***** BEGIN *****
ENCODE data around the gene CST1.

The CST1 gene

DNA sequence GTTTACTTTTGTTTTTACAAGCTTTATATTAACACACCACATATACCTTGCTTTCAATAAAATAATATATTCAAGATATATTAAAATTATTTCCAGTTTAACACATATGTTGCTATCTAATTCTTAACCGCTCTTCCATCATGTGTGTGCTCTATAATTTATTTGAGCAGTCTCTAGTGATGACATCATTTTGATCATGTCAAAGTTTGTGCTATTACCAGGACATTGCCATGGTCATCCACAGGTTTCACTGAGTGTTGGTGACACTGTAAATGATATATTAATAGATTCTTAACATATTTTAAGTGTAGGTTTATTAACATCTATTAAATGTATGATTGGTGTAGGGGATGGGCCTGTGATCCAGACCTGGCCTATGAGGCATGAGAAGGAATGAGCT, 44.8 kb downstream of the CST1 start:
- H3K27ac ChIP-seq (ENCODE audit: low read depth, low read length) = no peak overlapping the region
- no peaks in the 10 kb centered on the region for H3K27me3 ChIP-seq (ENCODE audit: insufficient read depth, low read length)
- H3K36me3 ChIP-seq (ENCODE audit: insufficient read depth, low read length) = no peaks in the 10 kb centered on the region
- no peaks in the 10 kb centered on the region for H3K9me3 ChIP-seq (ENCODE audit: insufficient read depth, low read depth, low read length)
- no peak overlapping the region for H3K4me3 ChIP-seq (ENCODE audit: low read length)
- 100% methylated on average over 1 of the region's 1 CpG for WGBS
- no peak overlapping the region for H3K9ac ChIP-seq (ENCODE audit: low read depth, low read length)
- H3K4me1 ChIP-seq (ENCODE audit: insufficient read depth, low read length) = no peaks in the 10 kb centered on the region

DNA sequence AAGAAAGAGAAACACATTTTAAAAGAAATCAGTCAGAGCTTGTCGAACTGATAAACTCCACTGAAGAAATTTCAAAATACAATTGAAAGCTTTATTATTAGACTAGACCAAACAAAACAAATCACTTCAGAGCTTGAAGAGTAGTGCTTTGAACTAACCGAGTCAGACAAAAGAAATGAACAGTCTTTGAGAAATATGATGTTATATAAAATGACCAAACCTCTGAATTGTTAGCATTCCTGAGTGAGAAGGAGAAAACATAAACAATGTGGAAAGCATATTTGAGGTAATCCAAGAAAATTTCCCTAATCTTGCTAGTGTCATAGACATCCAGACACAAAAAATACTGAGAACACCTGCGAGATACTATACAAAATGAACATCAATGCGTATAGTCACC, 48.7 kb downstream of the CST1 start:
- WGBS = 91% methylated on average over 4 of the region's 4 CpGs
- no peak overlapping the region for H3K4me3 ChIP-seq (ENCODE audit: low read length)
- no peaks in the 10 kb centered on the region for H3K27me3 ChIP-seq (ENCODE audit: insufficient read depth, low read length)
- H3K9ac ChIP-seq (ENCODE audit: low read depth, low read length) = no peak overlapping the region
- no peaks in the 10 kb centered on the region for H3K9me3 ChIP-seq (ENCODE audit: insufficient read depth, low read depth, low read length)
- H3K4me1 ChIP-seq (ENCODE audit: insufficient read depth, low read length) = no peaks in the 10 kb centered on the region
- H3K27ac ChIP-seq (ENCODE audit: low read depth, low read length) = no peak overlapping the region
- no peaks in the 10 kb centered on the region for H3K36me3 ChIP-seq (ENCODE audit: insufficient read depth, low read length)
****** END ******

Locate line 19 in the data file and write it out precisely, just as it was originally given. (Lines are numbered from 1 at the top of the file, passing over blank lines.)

- H3K27ac ChIP-seq (ENCODE audit: low read depth, low read length) = no peak overlapping the region